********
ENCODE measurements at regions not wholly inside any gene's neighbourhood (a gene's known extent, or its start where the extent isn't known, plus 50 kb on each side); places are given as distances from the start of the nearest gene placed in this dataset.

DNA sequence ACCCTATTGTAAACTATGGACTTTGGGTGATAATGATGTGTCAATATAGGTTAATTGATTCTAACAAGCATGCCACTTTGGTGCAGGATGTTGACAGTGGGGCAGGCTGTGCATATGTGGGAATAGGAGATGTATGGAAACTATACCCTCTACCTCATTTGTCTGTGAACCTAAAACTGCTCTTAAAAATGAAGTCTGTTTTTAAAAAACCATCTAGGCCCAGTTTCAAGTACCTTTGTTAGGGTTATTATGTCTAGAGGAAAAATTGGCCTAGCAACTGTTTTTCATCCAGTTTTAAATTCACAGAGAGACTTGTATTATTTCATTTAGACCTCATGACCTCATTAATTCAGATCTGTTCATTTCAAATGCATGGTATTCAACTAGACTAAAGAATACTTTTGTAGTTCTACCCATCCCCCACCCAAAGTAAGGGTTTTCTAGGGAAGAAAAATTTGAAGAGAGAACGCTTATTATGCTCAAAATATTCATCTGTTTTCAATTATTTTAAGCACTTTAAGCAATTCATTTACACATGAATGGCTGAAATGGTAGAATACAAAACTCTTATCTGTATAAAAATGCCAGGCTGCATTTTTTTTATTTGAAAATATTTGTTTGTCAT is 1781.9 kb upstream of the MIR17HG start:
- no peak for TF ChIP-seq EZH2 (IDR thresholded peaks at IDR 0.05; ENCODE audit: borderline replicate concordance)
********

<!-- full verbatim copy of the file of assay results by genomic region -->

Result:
ENCODE measurements at regions not wholly inside any gene's neighbourhood (a gene's known extent, or its start where the extent isn't known, plus 50 kb on each side); places are given as distances from the start of the nearest gene placed in this dataset.

DNA sequence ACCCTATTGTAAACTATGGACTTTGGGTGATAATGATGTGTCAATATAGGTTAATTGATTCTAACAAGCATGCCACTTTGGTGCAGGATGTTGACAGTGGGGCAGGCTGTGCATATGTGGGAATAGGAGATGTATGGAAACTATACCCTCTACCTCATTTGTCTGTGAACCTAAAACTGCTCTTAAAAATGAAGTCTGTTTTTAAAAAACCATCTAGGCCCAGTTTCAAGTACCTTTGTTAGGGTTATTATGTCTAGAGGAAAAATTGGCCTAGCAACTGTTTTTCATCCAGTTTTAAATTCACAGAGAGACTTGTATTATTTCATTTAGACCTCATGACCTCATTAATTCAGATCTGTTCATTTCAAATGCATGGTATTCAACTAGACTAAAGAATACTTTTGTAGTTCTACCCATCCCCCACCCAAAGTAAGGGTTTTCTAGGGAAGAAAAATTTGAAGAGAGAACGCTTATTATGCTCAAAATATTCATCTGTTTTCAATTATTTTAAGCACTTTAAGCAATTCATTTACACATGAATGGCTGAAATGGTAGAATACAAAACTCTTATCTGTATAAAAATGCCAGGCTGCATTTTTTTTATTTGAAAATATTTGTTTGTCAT is 1781.9 kb upstream of the MIR17HG start:
- no peak for TF ChIP-seq EZH2 (IDR thresholded peaks at IDR 0.05; ENCODE audit: borderline replicate concordance)